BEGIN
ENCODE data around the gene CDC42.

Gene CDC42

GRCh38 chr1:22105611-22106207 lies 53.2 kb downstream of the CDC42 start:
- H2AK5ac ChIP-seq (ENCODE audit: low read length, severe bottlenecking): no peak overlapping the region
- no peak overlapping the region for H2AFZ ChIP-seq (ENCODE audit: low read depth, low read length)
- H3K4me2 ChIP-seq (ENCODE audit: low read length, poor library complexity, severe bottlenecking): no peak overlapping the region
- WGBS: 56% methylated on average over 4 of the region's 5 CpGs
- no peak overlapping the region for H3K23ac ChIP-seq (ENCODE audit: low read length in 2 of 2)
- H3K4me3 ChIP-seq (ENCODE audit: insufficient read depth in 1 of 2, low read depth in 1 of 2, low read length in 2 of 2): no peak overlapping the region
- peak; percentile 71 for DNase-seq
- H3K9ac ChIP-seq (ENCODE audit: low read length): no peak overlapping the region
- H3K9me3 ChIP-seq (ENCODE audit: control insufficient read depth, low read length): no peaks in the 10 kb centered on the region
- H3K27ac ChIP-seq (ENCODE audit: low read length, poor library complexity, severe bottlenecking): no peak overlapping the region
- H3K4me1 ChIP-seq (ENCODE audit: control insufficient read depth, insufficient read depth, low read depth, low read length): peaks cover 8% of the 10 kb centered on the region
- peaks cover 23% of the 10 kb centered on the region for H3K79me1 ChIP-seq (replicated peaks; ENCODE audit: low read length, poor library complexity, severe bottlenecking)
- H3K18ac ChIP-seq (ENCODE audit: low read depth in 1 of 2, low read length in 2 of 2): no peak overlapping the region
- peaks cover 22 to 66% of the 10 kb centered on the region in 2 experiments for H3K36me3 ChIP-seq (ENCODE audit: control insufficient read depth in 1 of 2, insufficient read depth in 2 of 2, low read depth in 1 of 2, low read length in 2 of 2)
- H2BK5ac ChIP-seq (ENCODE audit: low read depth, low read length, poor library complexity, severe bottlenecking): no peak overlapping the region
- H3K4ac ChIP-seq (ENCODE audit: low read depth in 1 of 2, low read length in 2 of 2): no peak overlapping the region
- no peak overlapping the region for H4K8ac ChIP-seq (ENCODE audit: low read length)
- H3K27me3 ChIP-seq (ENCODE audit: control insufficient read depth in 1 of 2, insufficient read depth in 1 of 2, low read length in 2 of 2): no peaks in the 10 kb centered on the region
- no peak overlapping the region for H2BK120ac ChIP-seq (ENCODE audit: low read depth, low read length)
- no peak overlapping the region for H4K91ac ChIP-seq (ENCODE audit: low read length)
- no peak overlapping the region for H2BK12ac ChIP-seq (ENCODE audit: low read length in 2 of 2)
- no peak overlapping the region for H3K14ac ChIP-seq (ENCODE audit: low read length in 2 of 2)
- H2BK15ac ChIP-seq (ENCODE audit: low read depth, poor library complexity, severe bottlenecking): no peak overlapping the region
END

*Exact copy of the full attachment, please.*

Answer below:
ENCODE data around the gene CDC42.

Gene CDC42

GRCh38 chr1:22105611-22106207 lies 53.2 kb downstream of the CDC42 start:
- H2AK5ac ChIP-seq (ENCODE audit: low read length, severe bottlenecking): no peak overlapping the region
- no peak overlapping the region for H2AFZ ChIP-seq (ENCODE audit: low read depth, low read length)
- H3K4me2 ChIP-seq (ENCODE audit: low read length, poor library complexity, severe bottlenecking): no peak overlapping the region
- WGBS: 56% methylated on average over 4 of the region's 5 CpGs
- no peak overlapping the region for H3K23ac ChIP-seq (ENCODE audit: low read length in 2 of 2)
- H3K4me3 ChIP-seq (ENCODE audit: insufficient read depth in 1 of 2, low read depth in 1 of 2, low read length in 2 of 2): no peak overlapping the region
- peak; percentile 71 for DNase-seq
- H3K9ac ChIP-seq (ENCODE audit: low read length): no peak overlapping the region
- H3K9me3 ChIP-seq (ENCODE audit: control insufficient read depth, low read length): no peaks in the 10 kb centered on the region
- H3K27ac ChIP-seq (ENCODE audit: low read length, poor library complexity, severe bottlenecking): no peak overlapping the region
- H3K4me1 ChIP-seq (ENCODE audit: control insufficient read depth, insufficient read depth, low read depth, low read length): peaks cover 8% of the 10 kb centered on the region
- peaks cover 23% of the 10 kb centered on the region for H3K79me1 ChIP-seq (replicated peaks; ENCODE audit: low read length, poor library complexity, severe bottlenecking)
- H3K18ac ChIP-seq (ENCODE audit: low read depth in 1 of 2, low read length in 2 of 2): no peak overlapping the region
- peaks cover 22 to 66% of the 10 kb centered on the region in 2 experiments for H3K36me3 ChIP-seq (ENCODE audit: control insufficient read depth in 1 of 2, insufficient read depth in 2 of 2, low read depth in 1 of 2, low read length in 2 of 2)
- H2BK5ac ChIP-seq (ENCODE audit: low read depth, low read length, poor library complexity, severe bottlenecking): no peak overlapping the region
- H3K4ac ChIP-seq (ENCODE audit: low read depth in 1 of 2, low read length in 2 of 2): no peak overlapping the region
- no peak overlapping the region for H4K8ac ChIP-seq (ENCODE audit: low read length)
- H3K27me3 ChIP-seq (ENCODE audit: control insufficient read depth in 1 of 2, insufficient read depth in 1 of 2, low read length in 2 of 2): no peaks in the 10 kb centered on the region
- no peak overlapping the region for H2BK120ac ChIP-seq (ENCODE audit: low read depth, low read length)
- no peak overlapping the region for H4K91ac ChIP-seq (ENCODE audit: low read length)
- no peak overlapping the region for H2BK12ac ChIP-seq (ENCODE audit: low read length in 2 of 2)
- no peak overlapping the region for H3K14ac ChIP-seq (ENCODE audit: low read length in 2 of 2)
- H2BK15ac ChIP-seq (ENCODE audit: low read depth, poor library complexity, severe bottlenecking): no peak overlapping the region